Students at Woodland Middle Academy will be both challenged and supported on their academic journey. We use a variety of multi-sensory techniques to meet the needs of all our learners.
In our elementary grades, we strive to provide students with a strong educational foundation. We do this by creating a classroom environment that provides a high level of student support that emphasizes small group instruction and a curriculum tailored to the needs of the individual learner.
The focus of our middle school is to teach students to use critical thinking skills such as collaboration, digital literacy, and problem-solving. This will allow them to thrive in high school and beyond. In elementary school, we use small group instruction to meet student needs. However, for middle school we provide separate classes for both core and advance instruction, depending on the needs of the learner. If your child will require additional support to achieve success in the classroom, we will provide targeted interventions. There will be an additional fee for any remedial programs that your child may require in order to keep pace.
Our standards-based instruction will be highly engaging and relevant with an emphasis on the arts, sciences, technology, and will continue to include a strong Biblical foundation.
We utilize a balanced literacy model that emphasizes student choice and authentic literature, along with high quality direct instruction that is delivered in both whole group and small groups. Time is built into our day for independent reading, where students choose “just-right” books and teachers conference with the children about their reading lives. In addition, students talk about books during whole group read-alouds and during small group guided reading instruction or book clubs in the upper grades.
Each classroom provides daily writing instruction. Children are encouraged to write about topics of their choice while they learn techniques that writers use. Classes spend several weeks in each unit of study, including narrative writing, informational writing, and opinion writing. In the upper grades, students also use technology as they develop research skills and present using a variety of techniques including Power Points, speeches, and videos.
We use Illustrative Mathematics for our middle school. Illustrative Mathematics is a problem-based core mathematics curriculum for grades 6-8 that develops students' mathematical thinking skills through questioning, discussion, and real-world contexts and connections.
With state standards as it's foundation, Illustrative Mathematics supports learning and achievement for all students with built-in differentiation for accelerated learners and those below benchmark. It also fosters learning at home with comprehensive resources for families. It's a mathematic curriculum for the 21st century - a curriculum that will prepare students to solve problems, reason, communicate and think critically in the classroom and beyond.
Standards Based Grading
Traditionally teachers focus on teaching, the attempt to deliver knowledge. In SBG (standards based grading) they also measure student learning, to understand the effectiveness of instruction. Instead of a single overall grade, SBG breaks down the subject matter into smaller “learning targets.” Each target is a teachable concept that students should master by the end of the course. Throughout the term, student learning on each target is recorded. Teachers track student progress, give appropriate feedback, and adapt instruction to meet student needs. Figure 1 shows example report cards that highlight the differences between traditional and SBG.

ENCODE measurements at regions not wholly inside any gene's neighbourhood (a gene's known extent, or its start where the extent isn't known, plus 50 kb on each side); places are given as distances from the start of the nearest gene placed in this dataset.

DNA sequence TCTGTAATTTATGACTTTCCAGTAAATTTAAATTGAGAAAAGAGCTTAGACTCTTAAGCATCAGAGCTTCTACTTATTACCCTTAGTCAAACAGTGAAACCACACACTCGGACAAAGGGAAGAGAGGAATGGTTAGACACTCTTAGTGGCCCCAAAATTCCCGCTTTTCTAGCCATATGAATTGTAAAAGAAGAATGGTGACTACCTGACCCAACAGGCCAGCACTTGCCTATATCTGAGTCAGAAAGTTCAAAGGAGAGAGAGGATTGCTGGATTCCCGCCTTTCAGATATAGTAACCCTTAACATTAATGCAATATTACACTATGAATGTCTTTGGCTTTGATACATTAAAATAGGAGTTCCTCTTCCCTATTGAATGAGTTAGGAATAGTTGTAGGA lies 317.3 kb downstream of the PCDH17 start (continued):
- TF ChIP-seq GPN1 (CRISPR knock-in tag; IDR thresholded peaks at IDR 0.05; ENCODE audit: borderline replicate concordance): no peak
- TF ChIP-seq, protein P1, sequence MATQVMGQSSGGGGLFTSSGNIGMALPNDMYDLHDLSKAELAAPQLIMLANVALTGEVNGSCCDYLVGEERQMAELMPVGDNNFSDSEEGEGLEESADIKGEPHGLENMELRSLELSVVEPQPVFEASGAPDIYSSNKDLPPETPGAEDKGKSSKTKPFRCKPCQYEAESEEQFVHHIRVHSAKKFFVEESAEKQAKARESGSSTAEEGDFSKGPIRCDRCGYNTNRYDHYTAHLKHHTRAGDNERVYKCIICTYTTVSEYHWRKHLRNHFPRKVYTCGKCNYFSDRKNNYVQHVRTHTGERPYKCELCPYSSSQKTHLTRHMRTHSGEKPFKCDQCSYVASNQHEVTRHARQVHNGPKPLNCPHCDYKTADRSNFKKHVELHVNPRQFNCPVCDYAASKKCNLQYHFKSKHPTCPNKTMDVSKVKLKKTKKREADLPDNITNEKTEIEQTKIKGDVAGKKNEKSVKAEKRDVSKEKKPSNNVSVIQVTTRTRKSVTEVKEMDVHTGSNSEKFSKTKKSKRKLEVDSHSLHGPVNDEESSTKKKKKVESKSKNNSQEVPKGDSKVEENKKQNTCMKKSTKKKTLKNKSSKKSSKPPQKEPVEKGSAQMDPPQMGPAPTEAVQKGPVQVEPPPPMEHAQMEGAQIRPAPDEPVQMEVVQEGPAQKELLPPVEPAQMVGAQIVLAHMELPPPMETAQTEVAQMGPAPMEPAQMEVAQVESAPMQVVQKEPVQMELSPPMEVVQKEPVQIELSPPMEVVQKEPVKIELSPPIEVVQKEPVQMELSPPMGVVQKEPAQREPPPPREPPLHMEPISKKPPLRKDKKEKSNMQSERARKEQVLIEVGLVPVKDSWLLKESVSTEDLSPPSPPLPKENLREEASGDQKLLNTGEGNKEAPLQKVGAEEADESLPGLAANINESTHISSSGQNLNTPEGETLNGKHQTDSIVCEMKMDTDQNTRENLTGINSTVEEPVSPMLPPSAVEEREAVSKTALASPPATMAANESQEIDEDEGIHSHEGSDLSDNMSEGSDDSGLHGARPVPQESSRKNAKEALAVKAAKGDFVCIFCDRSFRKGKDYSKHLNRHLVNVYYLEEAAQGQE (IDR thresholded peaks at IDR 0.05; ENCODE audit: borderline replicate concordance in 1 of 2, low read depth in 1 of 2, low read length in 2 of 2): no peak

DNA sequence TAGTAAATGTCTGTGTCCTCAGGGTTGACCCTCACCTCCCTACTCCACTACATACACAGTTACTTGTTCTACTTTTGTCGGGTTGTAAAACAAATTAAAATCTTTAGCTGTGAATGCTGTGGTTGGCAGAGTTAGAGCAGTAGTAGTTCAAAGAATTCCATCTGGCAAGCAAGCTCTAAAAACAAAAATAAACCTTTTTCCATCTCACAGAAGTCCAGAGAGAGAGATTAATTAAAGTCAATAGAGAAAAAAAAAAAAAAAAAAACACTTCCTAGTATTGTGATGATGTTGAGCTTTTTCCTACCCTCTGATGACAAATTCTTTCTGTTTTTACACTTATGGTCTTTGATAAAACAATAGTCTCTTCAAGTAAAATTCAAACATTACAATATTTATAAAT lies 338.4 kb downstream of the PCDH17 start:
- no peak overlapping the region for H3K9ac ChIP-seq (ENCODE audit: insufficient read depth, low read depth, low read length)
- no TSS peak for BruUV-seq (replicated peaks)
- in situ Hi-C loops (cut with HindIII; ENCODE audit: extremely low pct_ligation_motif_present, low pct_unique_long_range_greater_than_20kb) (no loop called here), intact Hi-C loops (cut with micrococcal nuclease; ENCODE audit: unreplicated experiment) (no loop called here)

Figure 1: Examples of Traditional and Standards-based Grading
Traditional grading and SBG also use different grading scales. In traditional grading, students are primarily measured by the percentage of work successfully completed. The assumption is that higher completion rates reflect greater mastery, and earn higher grades. Often 90% achieves an A, 80% a B, etc.
In SBG, grading is based on demonstration of mastery. Students attempt standards-aligned activities (projects, worksheets, quizzes, essays, presentations, etc.). Teachers assess the student output and choose the appropriate mastery level that was demonstrated.
In standards-based education, teaching is responsive to learning. When starting a new target, teachers present introductory lessons. As students progress, they are offered more complex material. They continue working and learning until they reach the target. Teachers regularly provide feedback, reteach, and offer additional opportunities to reach the next step. SBG is powerful because it provides a framework to regularly measure student progress. When teachers have continuous understanding of students’ mastery, they can adapt instruction to better meet students’ needs. This causes education to be more effective and engaging.
In SBG environments, better feedback accelerates learning. Instead of simply giving scores like 9/10 or 85%, teachers give feedback about the task performed and skills used. This helps students understand their current areas of improvement, and helps them reach the next level. This positive environment speeds learning and students reach higher levels of achievement -- all while being deeply engaged and enjoying school.